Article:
May 2010

  • High School Grads: Is Your Writing Ready for College?

    Barry Lenson

    One of our editors at StraighterLine Blog is also an SAT tutor.  We asked him to conduct an informal survey for us, and here are the results. First, he asked 10 SAT students to name a subject that their high schools had not taught well enough. Eight of them replied, “writing.” (The other two cited “math” and “chemistry.”) Second, he asked six parents to name one subject that their children had not learned well enough in high school. Four of them replied, “writing.” (The other two parents answered “study skills” and “music.”) Third, he asked a group of six SAT tutors to name the area where their students needed the most catch-up work before starting college. All six of them replied, “writing.” So the ...

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  • A $116 Billion Graduation Present for You

    Barry Lenson

    If you think that your Uncle Waldo gave you a big present when you graduated from high school this year, maybe you better think again. Because Uncle Sam just gave you a present that would be hard to beat. It’s the $116 billion that the Federal government has budgeted this year to help millions of American families and students pay for postsecondary education. Since investing in education is a big priority in Washington, the government is ready to help you pay for college in a variety of ways. There are loans, grants, work-study programs, and other options. Even better, the U.S. Department of Education has made it a snap to learn about these programs, through its Student Aid on the Web portal. Visit it, you’ll like it. It’s an ea ...

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  • Are You Puzzled by Advanced Placement Tests?

    Barry Lenson

    “ . . . as more students take rigorous AP classes and pass the exams that can earn them college credits, more colleges and universities are scaling back those credits” - Reporter Gregory A. Paterson writing in the Minneapolis-St. Paul Star TribuneIt’s a fact that tens of thousands of high school students are taking Advanced Placement Tests this month in high schools around the country. It’s also a fact that more of those kids are wondering why. AP Tests began as a great experiment in secondary education. If you’re unfamiliar with their history, here’s a quick rundown. It all started back in 1952. That’s when Harvard, Princeton and Yale decided to let seniors at several prestigious prep schools take college-level cour ...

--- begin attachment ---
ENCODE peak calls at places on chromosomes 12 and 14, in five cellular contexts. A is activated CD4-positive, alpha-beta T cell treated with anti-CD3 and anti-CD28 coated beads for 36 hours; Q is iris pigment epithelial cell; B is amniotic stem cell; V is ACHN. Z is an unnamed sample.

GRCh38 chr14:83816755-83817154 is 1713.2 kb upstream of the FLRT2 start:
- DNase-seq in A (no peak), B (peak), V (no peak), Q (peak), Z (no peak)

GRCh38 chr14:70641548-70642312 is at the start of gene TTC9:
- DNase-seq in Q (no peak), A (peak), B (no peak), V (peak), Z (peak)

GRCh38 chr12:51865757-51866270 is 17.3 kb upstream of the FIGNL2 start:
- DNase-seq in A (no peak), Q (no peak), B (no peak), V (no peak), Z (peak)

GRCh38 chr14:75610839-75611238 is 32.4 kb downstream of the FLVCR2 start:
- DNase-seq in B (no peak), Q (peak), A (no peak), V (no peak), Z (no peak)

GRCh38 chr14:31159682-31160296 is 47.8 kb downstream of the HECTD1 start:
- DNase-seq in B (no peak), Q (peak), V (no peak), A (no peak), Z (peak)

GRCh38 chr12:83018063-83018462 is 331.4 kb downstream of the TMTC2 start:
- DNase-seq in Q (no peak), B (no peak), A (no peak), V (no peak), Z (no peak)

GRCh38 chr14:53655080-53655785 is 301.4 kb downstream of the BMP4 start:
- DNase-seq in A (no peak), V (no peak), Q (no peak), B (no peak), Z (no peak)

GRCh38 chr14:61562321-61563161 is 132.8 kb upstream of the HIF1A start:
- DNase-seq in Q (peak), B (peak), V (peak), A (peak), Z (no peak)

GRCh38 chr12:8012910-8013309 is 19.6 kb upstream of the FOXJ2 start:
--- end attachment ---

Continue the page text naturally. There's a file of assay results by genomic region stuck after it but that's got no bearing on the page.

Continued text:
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  • Freshman Year at College for $1000 or Less?

    Jaime Dalbke

    With annual college costs soaring past $50,000, you probably think it’s impossible to pay for your first year of college for $1,000 or less. But if you think it’s impossible, think again. More students are slashing their college costs dramatically by applying some or all of these strategies: Strategy one: Get college credit for life experiences. Speak with admissions representatives of colleges you are considering to see whether you can get college credit for experiences you have had in professional life. Strategy two: Turn your specialized knowledge into credit hours. Did you grow up speaking a second language? Did you excel in an advanced placement test (AP Tests) in high school – but one that never granted ...

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  • Five Reasons Why High School Graduation Should Not Be the Last Stop in Your Education

    Barry Lenson

    If you’re a high school student, this will be a month of big events - the prom, parties and graduation. But after you throw your mortarboard into the air and march outside for hugs from your family, maybe it’s time to think about what’s in store for you. Even if you haven’t got firm college plans in place for September, you have options. Thanks to the availability of online college courses , you can start earning a higher degree today. Here are some reasons for taking that first step not too long after your mortarboard lands on the ground. Reason #1 - You’ll be taking your first step toward a lifetime of higher earnings. A college degree is still one of the best financial investments you can make. “The Big Payoff: Edu ...

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